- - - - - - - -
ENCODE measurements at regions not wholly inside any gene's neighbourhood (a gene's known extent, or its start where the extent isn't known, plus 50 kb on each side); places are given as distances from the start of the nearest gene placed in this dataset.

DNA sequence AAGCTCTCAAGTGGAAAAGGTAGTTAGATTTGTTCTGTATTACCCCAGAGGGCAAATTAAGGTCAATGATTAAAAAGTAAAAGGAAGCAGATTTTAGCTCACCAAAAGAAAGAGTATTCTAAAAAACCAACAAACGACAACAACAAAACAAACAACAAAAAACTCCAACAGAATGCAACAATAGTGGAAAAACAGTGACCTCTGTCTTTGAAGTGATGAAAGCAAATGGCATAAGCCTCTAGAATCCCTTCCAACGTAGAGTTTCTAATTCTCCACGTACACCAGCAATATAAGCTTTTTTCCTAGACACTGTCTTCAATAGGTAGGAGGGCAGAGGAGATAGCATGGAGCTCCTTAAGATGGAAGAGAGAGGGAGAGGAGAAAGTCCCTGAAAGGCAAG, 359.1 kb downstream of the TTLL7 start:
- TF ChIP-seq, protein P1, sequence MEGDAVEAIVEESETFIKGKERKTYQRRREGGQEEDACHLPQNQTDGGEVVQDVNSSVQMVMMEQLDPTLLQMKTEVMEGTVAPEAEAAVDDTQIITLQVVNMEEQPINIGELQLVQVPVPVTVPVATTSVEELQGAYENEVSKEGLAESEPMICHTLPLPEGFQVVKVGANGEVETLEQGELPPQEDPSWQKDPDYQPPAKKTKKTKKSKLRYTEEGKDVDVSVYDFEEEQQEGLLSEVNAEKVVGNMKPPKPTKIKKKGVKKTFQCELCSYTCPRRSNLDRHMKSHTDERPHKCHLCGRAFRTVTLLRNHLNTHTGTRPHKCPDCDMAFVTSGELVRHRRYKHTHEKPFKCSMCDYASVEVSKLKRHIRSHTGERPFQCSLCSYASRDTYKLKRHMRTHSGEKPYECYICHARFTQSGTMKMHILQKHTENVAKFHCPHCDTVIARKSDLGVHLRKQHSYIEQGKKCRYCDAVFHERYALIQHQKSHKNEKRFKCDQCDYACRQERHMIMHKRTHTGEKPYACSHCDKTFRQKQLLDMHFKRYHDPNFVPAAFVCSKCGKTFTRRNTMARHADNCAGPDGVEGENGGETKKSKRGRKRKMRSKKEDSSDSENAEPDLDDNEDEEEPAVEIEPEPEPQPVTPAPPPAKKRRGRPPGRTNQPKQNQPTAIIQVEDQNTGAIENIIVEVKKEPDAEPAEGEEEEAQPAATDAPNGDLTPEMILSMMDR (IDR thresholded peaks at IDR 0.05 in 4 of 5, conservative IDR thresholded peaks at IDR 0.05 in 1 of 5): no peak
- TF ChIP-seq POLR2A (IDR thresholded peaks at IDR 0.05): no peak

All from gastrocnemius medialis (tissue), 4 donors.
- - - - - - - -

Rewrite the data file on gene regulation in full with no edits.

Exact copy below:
ENCODE measurements at regions not wholly inside any gene's neighbourhood (a gene's known extent, or its start where the extent isn't known, plus 50 kb on each side); places are given as distances from the start of the nearest gene placed in this dataset.

DNA sequence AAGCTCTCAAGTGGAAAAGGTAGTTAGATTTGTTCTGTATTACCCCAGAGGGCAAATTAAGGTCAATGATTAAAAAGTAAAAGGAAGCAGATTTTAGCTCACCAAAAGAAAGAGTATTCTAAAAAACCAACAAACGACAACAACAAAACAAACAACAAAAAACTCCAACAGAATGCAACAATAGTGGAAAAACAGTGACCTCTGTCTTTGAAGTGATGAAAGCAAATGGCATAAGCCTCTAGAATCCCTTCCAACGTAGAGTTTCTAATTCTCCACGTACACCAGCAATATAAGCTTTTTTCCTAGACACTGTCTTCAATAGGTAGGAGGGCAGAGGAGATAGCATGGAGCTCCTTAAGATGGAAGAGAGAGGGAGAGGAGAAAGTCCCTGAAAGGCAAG, 359.1 kb downstream of the TTLL7 start:
- TF ChIP-seq, protein P1, sequence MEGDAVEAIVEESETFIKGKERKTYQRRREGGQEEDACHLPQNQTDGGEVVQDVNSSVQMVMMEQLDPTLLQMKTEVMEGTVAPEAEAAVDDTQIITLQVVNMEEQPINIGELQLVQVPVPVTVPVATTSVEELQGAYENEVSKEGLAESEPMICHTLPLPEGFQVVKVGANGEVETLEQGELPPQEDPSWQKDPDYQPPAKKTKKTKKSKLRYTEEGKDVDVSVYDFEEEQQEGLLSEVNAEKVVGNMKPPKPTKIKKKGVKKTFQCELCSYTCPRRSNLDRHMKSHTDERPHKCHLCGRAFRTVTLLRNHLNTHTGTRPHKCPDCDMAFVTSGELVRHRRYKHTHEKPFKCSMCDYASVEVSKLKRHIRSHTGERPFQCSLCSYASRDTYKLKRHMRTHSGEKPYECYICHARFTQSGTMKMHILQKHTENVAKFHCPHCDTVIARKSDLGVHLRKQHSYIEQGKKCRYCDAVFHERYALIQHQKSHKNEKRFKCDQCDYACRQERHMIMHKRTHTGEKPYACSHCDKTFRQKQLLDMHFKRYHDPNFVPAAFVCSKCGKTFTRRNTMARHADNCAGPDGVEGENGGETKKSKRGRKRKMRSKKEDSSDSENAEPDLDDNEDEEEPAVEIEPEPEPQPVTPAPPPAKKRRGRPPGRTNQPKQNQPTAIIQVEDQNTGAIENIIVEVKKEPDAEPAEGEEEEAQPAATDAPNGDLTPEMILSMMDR (IDR thresholded peaks at IDR 0.05 in 4 of 5, conservative IDR thresholded peaks at IDR 0.05 in 1 of 5): no peak
- TF ChIP-seq POLR2A (IDR thresholded peaks at IDR 0.05): no peak

All from gastrocnemius medialis (tissue), 4 donors.